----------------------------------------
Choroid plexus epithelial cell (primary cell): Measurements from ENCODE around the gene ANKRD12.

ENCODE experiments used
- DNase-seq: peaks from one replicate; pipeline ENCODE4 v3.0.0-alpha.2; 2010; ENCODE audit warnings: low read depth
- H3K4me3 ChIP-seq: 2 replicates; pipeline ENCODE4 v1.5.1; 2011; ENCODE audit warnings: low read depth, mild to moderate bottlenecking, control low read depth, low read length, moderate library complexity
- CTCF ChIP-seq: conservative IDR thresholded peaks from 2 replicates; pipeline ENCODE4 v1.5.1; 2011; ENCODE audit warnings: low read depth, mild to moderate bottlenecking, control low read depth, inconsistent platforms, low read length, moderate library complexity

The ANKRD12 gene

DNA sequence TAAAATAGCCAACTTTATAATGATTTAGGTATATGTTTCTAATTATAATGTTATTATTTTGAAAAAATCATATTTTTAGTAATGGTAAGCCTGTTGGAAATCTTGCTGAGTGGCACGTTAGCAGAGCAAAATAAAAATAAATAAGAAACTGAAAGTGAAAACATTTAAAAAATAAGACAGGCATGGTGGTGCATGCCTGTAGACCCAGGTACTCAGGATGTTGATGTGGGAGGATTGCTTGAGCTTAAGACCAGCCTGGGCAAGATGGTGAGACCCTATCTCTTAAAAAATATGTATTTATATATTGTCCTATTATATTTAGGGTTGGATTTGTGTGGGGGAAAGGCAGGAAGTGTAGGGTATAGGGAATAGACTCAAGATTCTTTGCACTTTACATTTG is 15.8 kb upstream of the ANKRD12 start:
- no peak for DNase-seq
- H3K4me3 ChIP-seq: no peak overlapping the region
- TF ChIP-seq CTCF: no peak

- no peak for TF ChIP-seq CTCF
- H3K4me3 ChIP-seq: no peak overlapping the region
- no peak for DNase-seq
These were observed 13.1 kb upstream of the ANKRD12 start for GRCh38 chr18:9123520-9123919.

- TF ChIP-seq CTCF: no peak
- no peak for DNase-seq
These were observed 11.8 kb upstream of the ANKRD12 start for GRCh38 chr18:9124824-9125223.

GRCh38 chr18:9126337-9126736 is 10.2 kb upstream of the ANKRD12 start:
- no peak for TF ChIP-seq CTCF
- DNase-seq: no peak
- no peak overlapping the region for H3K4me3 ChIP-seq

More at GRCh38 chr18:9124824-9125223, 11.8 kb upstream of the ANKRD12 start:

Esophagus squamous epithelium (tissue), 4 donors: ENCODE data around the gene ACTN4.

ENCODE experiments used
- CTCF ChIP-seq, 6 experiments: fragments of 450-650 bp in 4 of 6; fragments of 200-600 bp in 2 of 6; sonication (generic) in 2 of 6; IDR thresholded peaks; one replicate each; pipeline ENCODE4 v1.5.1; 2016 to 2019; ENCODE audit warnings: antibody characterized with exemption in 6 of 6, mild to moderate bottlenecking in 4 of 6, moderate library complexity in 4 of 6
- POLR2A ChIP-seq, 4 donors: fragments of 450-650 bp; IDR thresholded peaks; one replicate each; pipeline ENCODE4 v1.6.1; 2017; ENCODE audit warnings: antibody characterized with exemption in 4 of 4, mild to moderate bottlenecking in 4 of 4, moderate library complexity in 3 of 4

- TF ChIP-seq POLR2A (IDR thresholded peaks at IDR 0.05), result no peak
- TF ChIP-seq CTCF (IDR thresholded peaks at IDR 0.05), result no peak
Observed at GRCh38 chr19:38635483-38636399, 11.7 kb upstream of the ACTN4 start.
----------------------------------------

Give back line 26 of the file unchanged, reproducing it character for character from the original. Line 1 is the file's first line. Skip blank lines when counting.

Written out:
- POLR2A ChIP-seq, 4 donors: fragments of 450-650 bp; IDR thresholded peaks; one replicate each; pipeline ENCODE4 v1.6.1; 2017; ENCODE audit warnings: antibody characterized with exemption in 4 of 4, mild to moderate bottlenecking in 4 of 4, moderate library complexity in 3 of 4